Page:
ATI delayed inventory writeoff until May, 2000, and carried
obsolete inventory for as long as two years. Id. at ¶¶ 75, 97.
Half of the inventory writeoff in the period 2000 pertained to
inventory disregarded in 1998. Id. at ¶ 75.
4. Component Shortage
The last reason plaintiffs argue the statements of ATI were
misleading is that defendants allegedly concealed from the
investing public information about a worldwide component
shortage. Plaintiffs allege that a critical shortage existed in
components that third-party manufacturers produced. Am. Compl.
at ¶ 73. By failing to disclose this material industry fact, and
relaying optimistic profit and sales forecasts, defendants
allegedly misled investors. Plaintiffs point to defendants'
statements on May 24, 2000 acknowledging the severe component
ATI filed a Material Change Report with the SEC on May 24th,
which said: "A significant factor behind the revised outlook was
a severely constrained supply of components to the computer
industry, including such items as CPU's DVD's and capacitors.
This caused particular hardships to system builders. . . ."
Id. at ¶ 77. In a conference call the same day, ATI officers
emphasized the severity of the components shortage. Id. at ¶
78; see also Tr. of Conference Call of May 24, 2000. In an
interview later that day, CEO Ho said, "In the last year the
overall environment has been not that good, so some
semiconductor manufacturers have cut down their investment, so
we have some worldwide component shortages. . . ." Am. Compl. at
1. General Securities Case Standards
A motion to dismiss tests the legal sufficiency of the
complaint. Holder v. City of Allentown, 987 F.2d 188, 194 (3d
Cir. 1993). In considering a motion to dismiss, a court must
accept as true the facts alleged in the complaint and view them
in the light most favorable to the plaintiffs. In re Burlington
Coat Factory Sec. Litig., 114 F.3d 1410, 1420 (3d Cir. 1997). A
Court may grant a motion to dismiss under Rule 12(b)(6) "only if
it is certain that no relief can be granted under any set of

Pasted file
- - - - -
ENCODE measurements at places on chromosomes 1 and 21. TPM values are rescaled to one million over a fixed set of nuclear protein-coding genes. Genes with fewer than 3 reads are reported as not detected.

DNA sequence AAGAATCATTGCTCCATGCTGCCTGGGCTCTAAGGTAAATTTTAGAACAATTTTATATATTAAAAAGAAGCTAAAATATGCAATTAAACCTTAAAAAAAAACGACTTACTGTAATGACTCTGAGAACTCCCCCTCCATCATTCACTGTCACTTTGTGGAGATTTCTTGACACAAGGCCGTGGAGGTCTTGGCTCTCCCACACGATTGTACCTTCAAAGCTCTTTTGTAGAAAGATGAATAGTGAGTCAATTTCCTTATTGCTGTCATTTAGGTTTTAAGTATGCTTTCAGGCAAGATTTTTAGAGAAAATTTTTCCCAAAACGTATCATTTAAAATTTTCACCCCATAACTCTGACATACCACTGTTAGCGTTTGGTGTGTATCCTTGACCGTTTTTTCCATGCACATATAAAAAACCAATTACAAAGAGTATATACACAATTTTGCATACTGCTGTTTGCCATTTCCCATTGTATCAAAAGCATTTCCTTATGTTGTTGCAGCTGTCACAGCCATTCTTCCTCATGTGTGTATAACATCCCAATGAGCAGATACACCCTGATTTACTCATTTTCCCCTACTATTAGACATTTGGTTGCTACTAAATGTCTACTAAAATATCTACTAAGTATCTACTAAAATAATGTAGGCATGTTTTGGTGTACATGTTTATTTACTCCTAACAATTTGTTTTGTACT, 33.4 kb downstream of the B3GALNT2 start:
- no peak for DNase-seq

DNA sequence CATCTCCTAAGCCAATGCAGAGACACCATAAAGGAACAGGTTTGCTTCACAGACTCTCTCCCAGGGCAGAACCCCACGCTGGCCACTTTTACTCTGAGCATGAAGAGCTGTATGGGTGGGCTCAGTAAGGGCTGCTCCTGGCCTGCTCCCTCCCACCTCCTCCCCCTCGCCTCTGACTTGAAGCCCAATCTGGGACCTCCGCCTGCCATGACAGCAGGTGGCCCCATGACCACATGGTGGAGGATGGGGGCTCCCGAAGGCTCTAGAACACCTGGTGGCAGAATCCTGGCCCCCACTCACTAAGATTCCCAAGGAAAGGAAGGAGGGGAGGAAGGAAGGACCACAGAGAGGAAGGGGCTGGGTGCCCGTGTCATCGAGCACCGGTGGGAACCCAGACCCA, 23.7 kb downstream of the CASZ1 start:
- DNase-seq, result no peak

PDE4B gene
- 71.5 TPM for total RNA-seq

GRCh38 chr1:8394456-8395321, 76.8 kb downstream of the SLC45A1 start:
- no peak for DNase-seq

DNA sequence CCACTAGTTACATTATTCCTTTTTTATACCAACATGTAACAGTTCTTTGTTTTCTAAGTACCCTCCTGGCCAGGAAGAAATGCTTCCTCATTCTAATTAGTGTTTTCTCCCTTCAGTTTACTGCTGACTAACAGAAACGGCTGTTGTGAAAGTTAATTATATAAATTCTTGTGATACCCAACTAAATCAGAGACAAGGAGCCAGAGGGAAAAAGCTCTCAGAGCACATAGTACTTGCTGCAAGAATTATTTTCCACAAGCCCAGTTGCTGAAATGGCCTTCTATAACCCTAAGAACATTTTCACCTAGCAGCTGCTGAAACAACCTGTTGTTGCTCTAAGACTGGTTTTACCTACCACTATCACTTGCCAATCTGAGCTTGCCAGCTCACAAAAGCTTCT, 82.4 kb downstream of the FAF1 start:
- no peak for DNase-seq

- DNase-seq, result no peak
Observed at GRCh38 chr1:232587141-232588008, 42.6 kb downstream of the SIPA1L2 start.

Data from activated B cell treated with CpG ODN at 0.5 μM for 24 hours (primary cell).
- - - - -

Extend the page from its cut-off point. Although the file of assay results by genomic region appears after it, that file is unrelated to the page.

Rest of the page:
facts which could be proved." Klein v. General Nutrition
Company, 186 F.3d 338, 342 (3d Cir. 1999); see Weiner v.
Quaker Oats, Co., 129 F.3d 310, 315 (3d Cir. 1997).
As is well known, § 10(b) of the Securities and Exchange Act
of 1934 makes it illegal to "use or employ, in connection with
the purchase or sale of any security . . ., any manipulative or
deceptive device or contrivance in contravention of such rules
and regulations as the Commission may prescribe. . . ."
15 U.S.C. § 78j(b). Rule 10b-5 promulgated thereunder makes it
unlawful to "make any untrue statement of a material fact or to
omit to state a material fact necessary in order to make the
statements made, in the light of the circumstances under which
they were made, not misleading . . . in connection with the
purchase or sale of any security." 17 C.F.R. § 240.10b-5(b).
Together these provisions "create liability for false or
misleading statements or omissions of material fact that affect
trading on the secondary market." Burlington Coat Factory, 114
F.3d at 1417.
To state a claim under Section 10(b) and Rule 10b-5,
plaintiffs must allege that defendants (1) made misstatements or
omissions of material fact, (2) with scienter, (3) in connection
with the purchase or sale of securities, (4) upon which
plaintiffs reasonably relied, and (5) that plaintiffs' reliance
was the proximate cause of their damages. See EP Medsystems,
Inc. v. EchoCath, Inc., 235 F.3d 865, 871
(3d Cir. 2000); In re Advanta Corp. Sec. Litig., 180 F.3d 525,
537 (3d Cir. 1999); Weiner v. Quaker Oats, 129 F.3d 310, 315
(3d Cir. 1997). In their motion to dismiss, defendants only
challenge materiality and scienter.
Not every misstatement or omission of fact gives rise to
liability. The fact at issue must be material.
17 C.F.R. § 240.10b-5(b). A fact is material if there is a substantial
likelihood that a reasonable investor would consider it
important in making his or her investment decision. Burlington
Coat Factory, 114 F.3d at 1425; Oran v. Stafford,
226 F.3d 275, 282 (3d Cir. 2000). "There must be a substantial likelihood
that the disclosure of the omitted fact [or misrepresentation]
would have been viewed by the reasonable investor as having
significantly altered the `total mix' of information made
available." EP Medsystems, 235 F.3d at 872 (quoting TSC
Indus., Inc. v. Northway, Inc., 426 U.S. 438, 449, 96 S.Ct.
2126, 48 L.Ed.2d 757 (1976)) (alteration in original).
Since materiality is a mixed question of law and fact, it
typically is a question for the factfinder. EP Medsystems, 235
F.3d at 875; Burlington Coat Factory, 114 F.3d at 1426.
However, "[i]f the representation is so obviously unimportant to
an investor that reasonable minds could not differ on the
question of materiality, the representation or omission will be